BOE’s Carney Says His Guidance Is Vital in ‘Crucial’ Brexit PhaseBy
Says separation from EU could lead to many paths for policy
‘Guidance remains valuable’ as Brexit direction becomes clear
Bank of England Governor Mark Carney said Brexit is entering a crucial phase and this means his oft-criticized guidance on monetary policy is more important than ever.
After a barrage of questions on the effectiveness of the central bank’s communications over the last few weeks, the governor used a speech in London to review the history of his actions at the BOE and explain why his methods work. The pushback came just hours after his deputy Dave Ramsden told Bloomberg the bank doesn’t have a communication problem, though forecasting has become more difficult since Brexit.
“Brexit is a regime shift that has markedly increased the range of possible outcomes for the U.K. economy and therefore the potential paths of monetary policy,” Carney said. “The dependence of policy on which Brexit path is taken is one reason why guidance remains valuable during this crucial phase.”
Since the U.K.’s 2016 vote to leave the EU, the central bank has focused on the supply side of the economy, which has come under strain, reducing its potential rate of growth. With the BOE forecasting expansion slightly above that lower speed limit, it expects to keep raising interest rates gently to control unwanted inflationary pressures.
The vote’s impact has led to a “breakdown” in the predictability of monetary policy, according to Carney. “In such circumstances, forward guidance can help anchor expectations.”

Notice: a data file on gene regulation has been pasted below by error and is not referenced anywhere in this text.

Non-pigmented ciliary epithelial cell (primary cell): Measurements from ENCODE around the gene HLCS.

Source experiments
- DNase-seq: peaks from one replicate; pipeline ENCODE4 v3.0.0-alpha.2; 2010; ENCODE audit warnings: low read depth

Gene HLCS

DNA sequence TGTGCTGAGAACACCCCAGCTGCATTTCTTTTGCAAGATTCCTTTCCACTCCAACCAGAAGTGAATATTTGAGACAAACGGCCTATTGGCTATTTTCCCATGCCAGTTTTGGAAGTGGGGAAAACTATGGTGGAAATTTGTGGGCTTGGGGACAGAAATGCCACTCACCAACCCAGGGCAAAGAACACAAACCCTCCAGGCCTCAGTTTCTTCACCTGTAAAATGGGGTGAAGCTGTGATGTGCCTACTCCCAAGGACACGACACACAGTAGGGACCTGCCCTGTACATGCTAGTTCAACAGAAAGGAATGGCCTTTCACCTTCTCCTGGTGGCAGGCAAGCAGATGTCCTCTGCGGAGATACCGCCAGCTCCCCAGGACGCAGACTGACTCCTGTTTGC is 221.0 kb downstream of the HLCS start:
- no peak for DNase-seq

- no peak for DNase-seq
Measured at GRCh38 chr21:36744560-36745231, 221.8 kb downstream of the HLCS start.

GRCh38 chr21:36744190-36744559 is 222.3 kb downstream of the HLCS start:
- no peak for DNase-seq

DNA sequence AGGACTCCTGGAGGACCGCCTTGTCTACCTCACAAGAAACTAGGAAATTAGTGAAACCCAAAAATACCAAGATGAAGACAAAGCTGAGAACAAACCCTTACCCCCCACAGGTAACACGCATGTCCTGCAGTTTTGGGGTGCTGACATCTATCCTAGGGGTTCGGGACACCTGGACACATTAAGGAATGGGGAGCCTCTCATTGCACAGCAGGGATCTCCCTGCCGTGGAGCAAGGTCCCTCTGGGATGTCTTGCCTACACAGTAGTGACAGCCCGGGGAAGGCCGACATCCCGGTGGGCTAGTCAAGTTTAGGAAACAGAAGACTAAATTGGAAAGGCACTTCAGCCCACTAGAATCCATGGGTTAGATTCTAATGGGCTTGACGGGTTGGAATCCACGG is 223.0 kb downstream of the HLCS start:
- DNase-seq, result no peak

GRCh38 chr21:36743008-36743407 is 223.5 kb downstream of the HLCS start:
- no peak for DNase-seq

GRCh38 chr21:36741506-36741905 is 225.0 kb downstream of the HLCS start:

The speech may not put the issue of guidance and communications to rest just yet. It could even resurface on Friday, when he’ll speak at a Riksbank conference on the topic of “The Future of Central Banking” with Federal Reserve Chairman Jerome Powell.
Carney, who is due to leave the U.K. central bank in June 2019, laid out several paths that policy could take depending on the outcome of Brexit.
If there was a disorderly transition, he said, the MPC would probably have to manage another “trade-off” between growth and inflation, as it did after then referendum. Back then, it cut interest rates and restarted QE.
“My message this evening is straightforward. From a monetary policy perspective, the Bank of England is ready for Brexit whatever form it takes.”
--Mark Carney, ‘Guidance, Contingencies and Brexit’
Even in the near term, there are questions. A report Friday showed economic growth in the first quarter was 0.1 percent, unrevised from an initial estimate, while household spending rose the least in more than three years. Separate sentiment figures Friday also showed households are increasingly concerned about job security.
While Carney highlighted increased uncertainty about consumer spending in his speech Thursday, the central bank expects that output will recover this quarter. Still he also noted there’s a chance the weakness could reflect a “worsening of the underlying economic climate.”
Growth could also surprise on the upside, requiring policy to be tightened faster. That could happen if business investment growth recovers more strongly.
“As the committee has made clear before, its guidance about the likely gentle path of rate increases depends on the economy evolving broadly as expected -- in particular, whether growth in demand exceeds that of supply,” Carney said.
Carney also said guidance is just one part of the BOE’s efforts to increase transparency, and there’s more to come. The Monetary Policy Committee is reviewing the medium-term equilibrium rate, or the interest rate at which policy neither bolsters nor constricts growth. That level may rise as the global recovery proceeds. The bank will publish research in its next Inflation Report in August.
— With assistance by Lucy Meakin, and David Goodman